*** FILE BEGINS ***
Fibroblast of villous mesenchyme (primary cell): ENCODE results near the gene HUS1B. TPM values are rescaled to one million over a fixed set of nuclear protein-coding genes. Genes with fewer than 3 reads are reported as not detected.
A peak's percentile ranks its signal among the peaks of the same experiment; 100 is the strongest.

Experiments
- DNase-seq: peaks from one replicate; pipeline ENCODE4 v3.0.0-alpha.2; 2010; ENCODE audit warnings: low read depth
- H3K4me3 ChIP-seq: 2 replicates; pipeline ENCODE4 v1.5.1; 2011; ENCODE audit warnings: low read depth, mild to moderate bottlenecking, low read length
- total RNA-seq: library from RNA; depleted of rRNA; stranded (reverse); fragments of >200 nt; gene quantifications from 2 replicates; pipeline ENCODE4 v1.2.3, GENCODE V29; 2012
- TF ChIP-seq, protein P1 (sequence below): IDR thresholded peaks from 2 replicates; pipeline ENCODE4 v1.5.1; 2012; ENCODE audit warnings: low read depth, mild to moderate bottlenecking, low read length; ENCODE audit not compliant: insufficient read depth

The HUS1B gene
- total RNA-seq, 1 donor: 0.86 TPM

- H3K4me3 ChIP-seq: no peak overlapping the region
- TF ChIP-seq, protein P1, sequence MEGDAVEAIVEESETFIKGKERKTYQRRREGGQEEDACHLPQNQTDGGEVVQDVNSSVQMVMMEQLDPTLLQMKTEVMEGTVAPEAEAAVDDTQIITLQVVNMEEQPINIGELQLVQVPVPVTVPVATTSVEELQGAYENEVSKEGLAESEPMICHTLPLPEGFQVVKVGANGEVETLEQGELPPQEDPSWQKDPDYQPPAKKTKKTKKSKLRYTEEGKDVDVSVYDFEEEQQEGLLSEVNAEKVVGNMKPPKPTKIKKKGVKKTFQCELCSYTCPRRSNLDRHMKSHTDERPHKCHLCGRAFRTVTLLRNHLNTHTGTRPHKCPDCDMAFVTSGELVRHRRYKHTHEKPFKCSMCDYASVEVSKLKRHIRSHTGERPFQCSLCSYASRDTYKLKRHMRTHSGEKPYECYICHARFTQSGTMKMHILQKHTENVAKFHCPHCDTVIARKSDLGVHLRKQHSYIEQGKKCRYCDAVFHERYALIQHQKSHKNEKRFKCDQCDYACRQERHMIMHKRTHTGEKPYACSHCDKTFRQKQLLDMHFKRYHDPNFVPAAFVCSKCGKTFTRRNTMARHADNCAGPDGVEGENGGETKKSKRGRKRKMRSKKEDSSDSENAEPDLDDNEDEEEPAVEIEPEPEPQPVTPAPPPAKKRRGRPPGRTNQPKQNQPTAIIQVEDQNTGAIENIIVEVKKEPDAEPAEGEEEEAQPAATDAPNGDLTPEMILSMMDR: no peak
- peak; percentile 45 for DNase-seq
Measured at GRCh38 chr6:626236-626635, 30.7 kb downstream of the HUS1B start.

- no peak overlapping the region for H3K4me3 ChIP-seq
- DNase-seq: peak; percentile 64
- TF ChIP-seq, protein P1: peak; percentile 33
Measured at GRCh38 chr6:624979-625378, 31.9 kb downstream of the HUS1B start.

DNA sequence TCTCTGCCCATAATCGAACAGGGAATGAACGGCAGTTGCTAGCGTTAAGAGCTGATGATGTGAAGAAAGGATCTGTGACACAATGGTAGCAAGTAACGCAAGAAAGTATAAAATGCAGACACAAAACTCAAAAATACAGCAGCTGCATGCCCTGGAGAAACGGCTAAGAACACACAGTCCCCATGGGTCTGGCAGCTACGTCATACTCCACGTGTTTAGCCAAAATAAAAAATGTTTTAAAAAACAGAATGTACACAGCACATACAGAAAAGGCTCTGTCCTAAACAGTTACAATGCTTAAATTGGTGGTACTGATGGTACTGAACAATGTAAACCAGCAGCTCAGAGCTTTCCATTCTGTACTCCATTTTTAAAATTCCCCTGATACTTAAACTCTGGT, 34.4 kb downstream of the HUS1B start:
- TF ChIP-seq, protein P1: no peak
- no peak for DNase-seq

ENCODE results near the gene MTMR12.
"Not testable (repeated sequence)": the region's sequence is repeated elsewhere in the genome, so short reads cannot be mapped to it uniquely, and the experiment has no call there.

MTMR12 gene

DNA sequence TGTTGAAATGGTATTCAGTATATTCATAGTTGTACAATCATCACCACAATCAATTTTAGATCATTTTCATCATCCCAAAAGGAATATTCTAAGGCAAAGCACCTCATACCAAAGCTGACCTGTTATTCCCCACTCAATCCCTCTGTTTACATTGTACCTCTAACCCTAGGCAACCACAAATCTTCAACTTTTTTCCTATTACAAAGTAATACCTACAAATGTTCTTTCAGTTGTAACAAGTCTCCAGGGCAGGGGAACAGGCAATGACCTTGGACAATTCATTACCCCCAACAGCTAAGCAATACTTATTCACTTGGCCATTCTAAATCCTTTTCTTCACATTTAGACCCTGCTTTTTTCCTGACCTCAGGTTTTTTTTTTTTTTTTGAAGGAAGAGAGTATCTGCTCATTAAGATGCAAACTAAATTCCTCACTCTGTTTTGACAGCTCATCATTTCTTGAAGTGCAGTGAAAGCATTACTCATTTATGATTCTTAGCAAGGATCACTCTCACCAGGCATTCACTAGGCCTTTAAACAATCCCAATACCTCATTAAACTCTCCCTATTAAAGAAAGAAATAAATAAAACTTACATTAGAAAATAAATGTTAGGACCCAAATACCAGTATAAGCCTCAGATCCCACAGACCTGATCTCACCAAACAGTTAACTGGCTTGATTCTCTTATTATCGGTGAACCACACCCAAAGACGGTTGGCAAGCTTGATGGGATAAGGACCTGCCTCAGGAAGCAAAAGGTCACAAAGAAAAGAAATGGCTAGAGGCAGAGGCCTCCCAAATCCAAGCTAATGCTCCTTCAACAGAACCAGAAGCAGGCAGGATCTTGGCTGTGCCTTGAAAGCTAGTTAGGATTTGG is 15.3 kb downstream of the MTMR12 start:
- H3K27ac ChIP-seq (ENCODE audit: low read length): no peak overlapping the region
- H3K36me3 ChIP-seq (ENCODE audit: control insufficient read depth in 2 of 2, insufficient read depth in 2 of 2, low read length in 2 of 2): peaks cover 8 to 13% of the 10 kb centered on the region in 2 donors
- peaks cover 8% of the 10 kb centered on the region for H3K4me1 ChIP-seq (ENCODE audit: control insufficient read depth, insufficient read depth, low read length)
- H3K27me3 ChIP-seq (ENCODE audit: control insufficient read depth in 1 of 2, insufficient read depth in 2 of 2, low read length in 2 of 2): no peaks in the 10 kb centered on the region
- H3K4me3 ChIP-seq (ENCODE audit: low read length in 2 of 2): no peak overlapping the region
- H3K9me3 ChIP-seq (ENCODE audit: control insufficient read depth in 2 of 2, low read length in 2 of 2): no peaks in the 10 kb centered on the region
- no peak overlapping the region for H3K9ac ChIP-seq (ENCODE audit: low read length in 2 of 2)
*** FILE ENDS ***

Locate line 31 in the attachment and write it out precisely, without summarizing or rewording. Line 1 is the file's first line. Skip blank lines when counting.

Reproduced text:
- no peak overlapping the region for H3K9ac ChIP-seq (ENCODE audit: low read length in 2 of 2)